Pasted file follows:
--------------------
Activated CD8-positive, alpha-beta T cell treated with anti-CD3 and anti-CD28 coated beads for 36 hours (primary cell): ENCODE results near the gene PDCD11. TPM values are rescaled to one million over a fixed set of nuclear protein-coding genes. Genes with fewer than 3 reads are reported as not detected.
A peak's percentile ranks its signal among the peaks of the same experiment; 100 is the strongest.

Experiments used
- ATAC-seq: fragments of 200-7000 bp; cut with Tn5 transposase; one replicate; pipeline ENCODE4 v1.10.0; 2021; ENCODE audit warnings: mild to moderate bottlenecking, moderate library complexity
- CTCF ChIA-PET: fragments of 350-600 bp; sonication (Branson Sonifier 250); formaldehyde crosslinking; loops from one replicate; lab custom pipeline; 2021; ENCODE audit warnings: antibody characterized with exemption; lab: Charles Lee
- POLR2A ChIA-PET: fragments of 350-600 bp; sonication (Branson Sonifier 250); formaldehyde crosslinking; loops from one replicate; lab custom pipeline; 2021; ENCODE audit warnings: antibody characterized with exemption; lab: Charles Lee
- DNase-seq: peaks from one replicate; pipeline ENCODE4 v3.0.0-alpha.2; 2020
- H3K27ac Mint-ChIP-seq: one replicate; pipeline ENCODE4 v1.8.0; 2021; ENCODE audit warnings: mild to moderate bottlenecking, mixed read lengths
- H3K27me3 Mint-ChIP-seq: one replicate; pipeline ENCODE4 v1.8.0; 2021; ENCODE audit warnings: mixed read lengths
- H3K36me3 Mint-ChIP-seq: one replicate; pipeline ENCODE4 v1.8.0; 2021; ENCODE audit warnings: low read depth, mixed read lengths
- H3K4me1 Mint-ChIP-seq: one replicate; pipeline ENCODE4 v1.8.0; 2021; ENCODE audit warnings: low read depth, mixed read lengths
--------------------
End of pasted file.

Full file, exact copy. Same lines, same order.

Activated CD8-positive, alpha-beta T cell treated with anti-CD3 and anti-CD28 coated beads for 36 hours (primary cell): ENCODE results near the gene PDCD11. TPM values are rescaled to one million over a fixed set of nuclear protein-coding genes. Genes with fewer than 3 reads are reported as not detected.
A peak's percentile ranks its signal among the peaks of the same experiment; 100 is the strongest.

Experiments used
- ATAC-seq: fragments of 200-7000 bp; cut with Tn5 transposase; one replicate; pipeline ENCODE4 v1.10.0; 2021; ENCODE audit warnings: mild to moderate bottlenecking, moderate library complexity
- CTCF ChIA-PET: fragments of 350-600 bp; sonication (Branson Sonifier 250); formaldehyde crosslinking; loops from one replicate; lab custom pipeline; 2021; ENCODE audit warnings: antibody characterized with exemption; lab: Charles Lee
- POLR2A ChIA-PET: fragments of 350-600 bp; sonication (Branson Sonifier 250); formaldehyde crosslinking; loops from one replicate; lab custom pipeline; 2021; ENCODE audit warnings: antibody characterized with exemption; lab: Charles Lee
- DNase-seq: peaks from one replicate; pipeline ENCODE4 v3.0.0-alpha.2; 2020
- H3K27ac Mint-ChIP-seq: one replicate; pipeline ENCODE4 v1.8.0; 2021; ENCODE audit warnings: mild to moderate bottlenecking, mixed read lengths
- H3K27me3 Mint-ChIP-seq: one replicate; pipeline ENCODE4 v1.8.0; 2021; ENCODE audit warnings: mixed read lengths
- H3K36me3 Mint-ChIP-seq: one replicate; pipeline ENCODE4 v1.8.0; 2021; ENCODE audit warnings: low read depth, mixed read lengths
- H3K4me1 Mint-ChIP-seq: one replicate; pipeline ENCODE4 v1.8.0; 2021; ENCODE audit warnings: low read depth, mixed read lengths